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Two coral snakes recorded battling for prey in a scientific first

Date:
March 26, 2024
Source:
Pensoft Publishers
Summary:
Two red-tailed coral snakes have been observed competing over a caecilian in the first documented wild case of kleptoparasitism within the family Elapidae.
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Two red-tailed coral snakes have been observed competing over a caecilian in the first documented wild case of kleptoparasitism within the family Elapidae.

Kleptoparasitism, or food theft, is a well-documented behaviour in many animal species but is seldom reported among snakes in natural habitats.

The observation, detailed in a recent study published in the open-access journal Herpetozoa by Henrik Bringsøe and Niels Poul Dreyer, showcases the two Micrurus mipartitus snakes engaging in a tug-of-war over the limbless amphibian.

Elapid snakes are venomous and among the deadliest serpents in the world. There are more than 400 species comprising a very diverse group of snakes such as mambas, cobras, kraits, taipans, tiger snakes, death adders, sea snakes and coral snakes.

The battle occurred in the dense rainforests of Valle del Cauca, western Colombia. Surprisingly, in the tussle, one snake also bit the body of the other. However, the researchers suggest this was likely accidental.

After 17 minutes of observation, the losing coral snake released its bite-hold on the caecilian. The winner then moved away from the losing snake which did not follow.

The study suggests that while such behaviours may be more common in captivity due to controlled environments, their occurrence in nature has been largely underreported, likely due to the elusive nature of these reptiles and the challenges of observing them in their natural habitats.

"Snakes in captivity do that often when only one prey is offered in a terrarium with two or more snakes. But it is rather surprising that it has not been observed more frequently in the wild," says lead author Henrik Bringsøe.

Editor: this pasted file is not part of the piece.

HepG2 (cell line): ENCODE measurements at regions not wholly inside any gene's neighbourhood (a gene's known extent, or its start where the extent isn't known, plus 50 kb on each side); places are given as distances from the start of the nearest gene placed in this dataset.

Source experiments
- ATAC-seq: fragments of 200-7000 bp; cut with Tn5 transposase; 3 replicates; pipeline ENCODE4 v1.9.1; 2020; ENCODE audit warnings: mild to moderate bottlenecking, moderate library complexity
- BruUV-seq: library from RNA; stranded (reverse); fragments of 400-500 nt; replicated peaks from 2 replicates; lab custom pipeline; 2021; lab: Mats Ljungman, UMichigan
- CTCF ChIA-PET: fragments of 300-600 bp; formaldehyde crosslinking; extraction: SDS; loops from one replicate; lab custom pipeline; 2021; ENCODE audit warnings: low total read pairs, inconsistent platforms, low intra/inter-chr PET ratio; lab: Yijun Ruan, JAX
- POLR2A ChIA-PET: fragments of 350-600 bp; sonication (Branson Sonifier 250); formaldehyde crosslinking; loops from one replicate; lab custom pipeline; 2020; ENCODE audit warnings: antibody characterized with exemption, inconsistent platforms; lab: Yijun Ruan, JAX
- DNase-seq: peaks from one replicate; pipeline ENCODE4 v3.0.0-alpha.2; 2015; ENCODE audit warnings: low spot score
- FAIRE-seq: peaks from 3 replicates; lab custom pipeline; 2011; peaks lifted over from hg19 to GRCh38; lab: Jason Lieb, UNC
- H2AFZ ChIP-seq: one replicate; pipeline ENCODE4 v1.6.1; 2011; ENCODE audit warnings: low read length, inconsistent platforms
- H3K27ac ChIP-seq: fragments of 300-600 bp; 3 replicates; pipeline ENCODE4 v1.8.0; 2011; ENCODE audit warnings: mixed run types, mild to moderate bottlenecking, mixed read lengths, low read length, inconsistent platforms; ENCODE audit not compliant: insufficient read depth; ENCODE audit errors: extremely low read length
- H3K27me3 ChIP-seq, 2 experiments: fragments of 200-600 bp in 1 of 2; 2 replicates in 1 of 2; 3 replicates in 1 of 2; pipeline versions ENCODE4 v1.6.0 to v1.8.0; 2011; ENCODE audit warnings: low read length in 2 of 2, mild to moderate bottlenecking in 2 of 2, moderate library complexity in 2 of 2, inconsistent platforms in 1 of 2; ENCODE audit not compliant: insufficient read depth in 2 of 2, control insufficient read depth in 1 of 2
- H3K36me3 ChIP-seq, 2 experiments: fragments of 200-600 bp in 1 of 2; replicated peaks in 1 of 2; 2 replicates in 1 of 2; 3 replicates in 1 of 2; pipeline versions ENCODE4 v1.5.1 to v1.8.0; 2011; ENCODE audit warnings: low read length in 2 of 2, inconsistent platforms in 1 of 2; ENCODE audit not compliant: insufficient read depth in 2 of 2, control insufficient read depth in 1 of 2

This case sheds light on the coral snake interactions with prey species. Caecilians, such as the one in this study, have shown remarkable adaptations such as toxin resistance and increased mucus production.


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Journal Reference:

  1. Henrik Bringsøe, Niels Poul Dreyer. Kleptoparasitism in Micrurus mipartitus (Squamata, Elapidae) competing for the same Caecilia sp. (Gymnophiona, Caeciliidae) in western Colombia. Herpetozoa, 2024; 37: 77 DOI: 10.3897/herpetozoa.37.e112716

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Pensoft Publishers. "Two coral snakes recorded battling for prey in a scientific first." ScienceDaily. ScienceDaily, 26 March 2024. <www.sciencedaily.com/releases/2024/03/240326103355.htm>.
Pensoft Publishers. (2024, March 26). Two coral snakes recorded battling for prey in a scientific first. ScienceDaily. Retrieved April 15, 2024 from www.sciencedaily.com/releases/2024/03/240326103355.htm
Pensoft Publishers. "Two coral snakes recorded battling for prey in a scientific first." ScienceDaily. www.sciencedaily.com/releases/2024/03/240326103355.htm (accessed April 15, 2024).

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